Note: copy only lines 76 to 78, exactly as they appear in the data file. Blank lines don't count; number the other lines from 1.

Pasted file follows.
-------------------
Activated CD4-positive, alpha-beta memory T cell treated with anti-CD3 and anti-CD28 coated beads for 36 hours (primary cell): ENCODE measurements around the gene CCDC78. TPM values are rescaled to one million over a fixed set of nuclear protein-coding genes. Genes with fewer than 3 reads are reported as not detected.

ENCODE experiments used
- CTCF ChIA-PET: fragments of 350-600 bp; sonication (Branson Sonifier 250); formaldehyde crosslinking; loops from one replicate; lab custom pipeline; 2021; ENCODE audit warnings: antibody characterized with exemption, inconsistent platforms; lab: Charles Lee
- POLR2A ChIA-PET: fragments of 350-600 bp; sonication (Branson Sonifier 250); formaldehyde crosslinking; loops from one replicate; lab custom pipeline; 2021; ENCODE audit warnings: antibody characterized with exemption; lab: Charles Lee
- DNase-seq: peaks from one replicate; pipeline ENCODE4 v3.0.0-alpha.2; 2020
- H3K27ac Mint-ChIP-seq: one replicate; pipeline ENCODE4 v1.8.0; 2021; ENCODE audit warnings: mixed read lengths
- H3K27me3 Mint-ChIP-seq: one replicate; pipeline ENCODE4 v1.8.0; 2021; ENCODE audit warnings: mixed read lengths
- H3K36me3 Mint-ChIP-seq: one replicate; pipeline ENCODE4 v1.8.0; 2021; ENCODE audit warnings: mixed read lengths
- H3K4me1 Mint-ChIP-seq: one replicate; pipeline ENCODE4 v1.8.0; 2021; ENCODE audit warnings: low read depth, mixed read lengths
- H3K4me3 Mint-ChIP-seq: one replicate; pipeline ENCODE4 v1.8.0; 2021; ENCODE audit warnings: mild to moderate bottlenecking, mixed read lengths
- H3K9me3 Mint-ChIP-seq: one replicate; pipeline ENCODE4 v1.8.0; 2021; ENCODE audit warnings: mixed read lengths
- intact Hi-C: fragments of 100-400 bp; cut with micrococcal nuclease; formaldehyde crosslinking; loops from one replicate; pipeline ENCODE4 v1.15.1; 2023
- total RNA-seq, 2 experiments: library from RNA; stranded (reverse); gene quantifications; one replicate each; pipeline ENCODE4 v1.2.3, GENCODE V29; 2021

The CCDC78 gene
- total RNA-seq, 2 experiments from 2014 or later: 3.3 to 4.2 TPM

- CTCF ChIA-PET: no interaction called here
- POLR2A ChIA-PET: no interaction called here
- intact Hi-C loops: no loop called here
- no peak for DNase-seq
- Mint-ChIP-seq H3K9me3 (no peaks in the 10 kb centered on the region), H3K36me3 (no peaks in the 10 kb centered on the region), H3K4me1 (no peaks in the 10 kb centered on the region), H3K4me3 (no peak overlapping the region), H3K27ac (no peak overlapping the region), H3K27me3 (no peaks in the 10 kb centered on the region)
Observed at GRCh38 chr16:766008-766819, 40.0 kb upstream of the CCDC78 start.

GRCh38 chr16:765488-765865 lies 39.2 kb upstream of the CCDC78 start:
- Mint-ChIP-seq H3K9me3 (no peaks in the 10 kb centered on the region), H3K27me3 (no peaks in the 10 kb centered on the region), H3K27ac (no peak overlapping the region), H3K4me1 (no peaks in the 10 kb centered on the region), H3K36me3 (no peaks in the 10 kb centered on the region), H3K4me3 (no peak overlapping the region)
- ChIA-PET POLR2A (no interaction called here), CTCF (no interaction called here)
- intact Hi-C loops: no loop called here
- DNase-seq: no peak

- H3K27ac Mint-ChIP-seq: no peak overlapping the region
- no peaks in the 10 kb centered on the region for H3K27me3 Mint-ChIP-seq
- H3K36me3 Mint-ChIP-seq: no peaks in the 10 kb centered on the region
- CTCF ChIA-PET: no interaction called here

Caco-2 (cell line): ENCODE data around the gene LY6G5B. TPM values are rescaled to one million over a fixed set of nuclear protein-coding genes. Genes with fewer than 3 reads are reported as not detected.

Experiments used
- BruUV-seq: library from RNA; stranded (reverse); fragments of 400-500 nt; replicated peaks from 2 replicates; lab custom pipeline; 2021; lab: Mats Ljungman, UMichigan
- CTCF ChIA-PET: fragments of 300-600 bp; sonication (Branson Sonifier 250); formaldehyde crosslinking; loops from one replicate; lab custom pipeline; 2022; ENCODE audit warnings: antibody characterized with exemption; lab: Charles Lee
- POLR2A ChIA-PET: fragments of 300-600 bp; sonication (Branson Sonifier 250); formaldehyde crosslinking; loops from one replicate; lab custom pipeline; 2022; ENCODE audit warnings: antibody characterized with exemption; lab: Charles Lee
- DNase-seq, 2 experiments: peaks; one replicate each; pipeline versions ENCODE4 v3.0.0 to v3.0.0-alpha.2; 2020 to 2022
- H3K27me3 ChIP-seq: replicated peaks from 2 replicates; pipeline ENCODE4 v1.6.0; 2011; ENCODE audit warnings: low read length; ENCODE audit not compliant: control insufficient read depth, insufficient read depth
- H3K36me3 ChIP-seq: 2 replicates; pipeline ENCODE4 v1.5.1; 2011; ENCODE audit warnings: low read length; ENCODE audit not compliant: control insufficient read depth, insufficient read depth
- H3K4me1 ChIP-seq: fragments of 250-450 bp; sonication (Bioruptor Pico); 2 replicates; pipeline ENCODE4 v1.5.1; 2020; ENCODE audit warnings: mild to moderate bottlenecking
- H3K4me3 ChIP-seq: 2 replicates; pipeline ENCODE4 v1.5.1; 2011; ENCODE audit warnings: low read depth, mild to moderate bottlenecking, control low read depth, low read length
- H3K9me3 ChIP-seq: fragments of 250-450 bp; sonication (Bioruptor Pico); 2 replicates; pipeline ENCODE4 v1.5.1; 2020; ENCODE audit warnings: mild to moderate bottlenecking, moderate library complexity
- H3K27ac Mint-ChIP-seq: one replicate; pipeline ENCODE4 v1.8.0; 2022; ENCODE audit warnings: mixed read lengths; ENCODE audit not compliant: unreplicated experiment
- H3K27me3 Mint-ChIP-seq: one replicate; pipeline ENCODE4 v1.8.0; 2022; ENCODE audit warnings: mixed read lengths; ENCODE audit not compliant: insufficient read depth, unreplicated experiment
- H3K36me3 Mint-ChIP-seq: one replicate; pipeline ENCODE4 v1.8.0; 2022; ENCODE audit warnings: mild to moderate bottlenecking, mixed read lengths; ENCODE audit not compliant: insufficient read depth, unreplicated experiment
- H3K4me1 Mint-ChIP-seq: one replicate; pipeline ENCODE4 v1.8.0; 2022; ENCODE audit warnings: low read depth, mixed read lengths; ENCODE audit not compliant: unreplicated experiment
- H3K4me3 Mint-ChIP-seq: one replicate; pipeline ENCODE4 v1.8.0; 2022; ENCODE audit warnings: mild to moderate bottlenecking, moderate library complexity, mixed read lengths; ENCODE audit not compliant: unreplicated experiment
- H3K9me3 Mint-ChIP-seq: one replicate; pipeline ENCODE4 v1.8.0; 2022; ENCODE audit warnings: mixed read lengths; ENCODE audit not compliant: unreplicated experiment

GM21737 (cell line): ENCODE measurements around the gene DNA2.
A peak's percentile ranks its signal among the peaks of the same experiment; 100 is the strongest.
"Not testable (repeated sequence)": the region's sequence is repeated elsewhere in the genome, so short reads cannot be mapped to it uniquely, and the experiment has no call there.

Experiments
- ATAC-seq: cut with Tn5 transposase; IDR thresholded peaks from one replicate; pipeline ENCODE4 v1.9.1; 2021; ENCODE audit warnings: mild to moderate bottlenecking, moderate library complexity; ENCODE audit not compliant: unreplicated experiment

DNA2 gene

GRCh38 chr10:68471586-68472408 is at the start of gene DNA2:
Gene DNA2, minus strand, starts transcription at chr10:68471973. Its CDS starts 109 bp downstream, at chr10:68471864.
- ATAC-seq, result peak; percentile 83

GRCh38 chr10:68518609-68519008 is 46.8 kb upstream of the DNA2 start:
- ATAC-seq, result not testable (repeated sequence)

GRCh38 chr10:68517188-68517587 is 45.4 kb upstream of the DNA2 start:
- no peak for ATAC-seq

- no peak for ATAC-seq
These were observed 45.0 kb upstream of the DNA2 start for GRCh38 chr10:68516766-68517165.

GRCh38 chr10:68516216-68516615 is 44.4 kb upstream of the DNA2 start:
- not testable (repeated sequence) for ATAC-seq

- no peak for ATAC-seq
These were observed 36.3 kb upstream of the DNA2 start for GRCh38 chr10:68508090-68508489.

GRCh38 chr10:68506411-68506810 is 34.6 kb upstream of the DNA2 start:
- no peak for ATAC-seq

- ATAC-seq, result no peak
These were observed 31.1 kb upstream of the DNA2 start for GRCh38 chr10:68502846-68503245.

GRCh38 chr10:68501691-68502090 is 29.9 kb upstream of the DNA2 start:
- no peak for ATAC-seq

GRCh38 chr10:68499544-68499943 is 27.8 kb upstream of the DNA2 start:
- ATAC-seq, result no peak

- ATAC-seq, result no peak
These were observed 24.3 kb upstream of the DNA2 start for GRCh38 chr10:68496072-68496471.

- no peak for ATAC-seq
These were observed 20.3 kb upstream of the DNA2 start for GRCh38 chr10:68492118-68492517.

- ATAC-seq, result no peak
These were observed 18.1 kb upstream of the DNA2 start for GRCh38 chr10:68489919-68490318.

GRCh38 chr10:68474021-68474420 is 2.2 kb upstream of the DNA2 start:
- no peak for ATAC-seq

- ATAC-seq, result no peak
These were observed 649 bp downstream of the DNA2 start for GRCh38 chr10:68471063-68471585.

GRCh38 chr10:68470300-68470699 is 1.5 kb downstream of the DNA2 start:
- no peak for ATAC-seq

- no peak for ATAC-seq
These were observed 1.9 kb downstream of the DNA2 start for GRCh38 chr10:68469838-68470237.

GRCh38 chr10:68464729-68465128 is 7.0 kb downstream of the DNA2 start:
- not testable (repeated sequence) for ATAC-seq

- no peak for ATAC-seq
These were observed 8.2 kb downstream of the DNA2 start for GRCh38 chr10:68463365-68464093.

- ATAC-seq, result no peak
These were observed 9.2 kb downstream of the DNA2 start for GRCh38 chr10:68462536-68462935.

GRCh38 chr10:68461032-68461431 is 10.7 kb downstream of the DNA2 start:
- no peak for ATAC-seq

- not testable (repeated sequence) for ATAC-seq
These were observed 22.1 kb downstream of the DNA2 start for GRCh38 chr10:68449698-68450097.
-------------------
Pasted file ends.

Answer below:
These were observed 24.3 kb upstream of the DNA2 start for GRCh38 chr10:68496072-68496471.

- no peak for ATAC-seq
These were observed 20.3 kb upstream of the DNA2 start for GRCh38 chr10:68492118-68492517.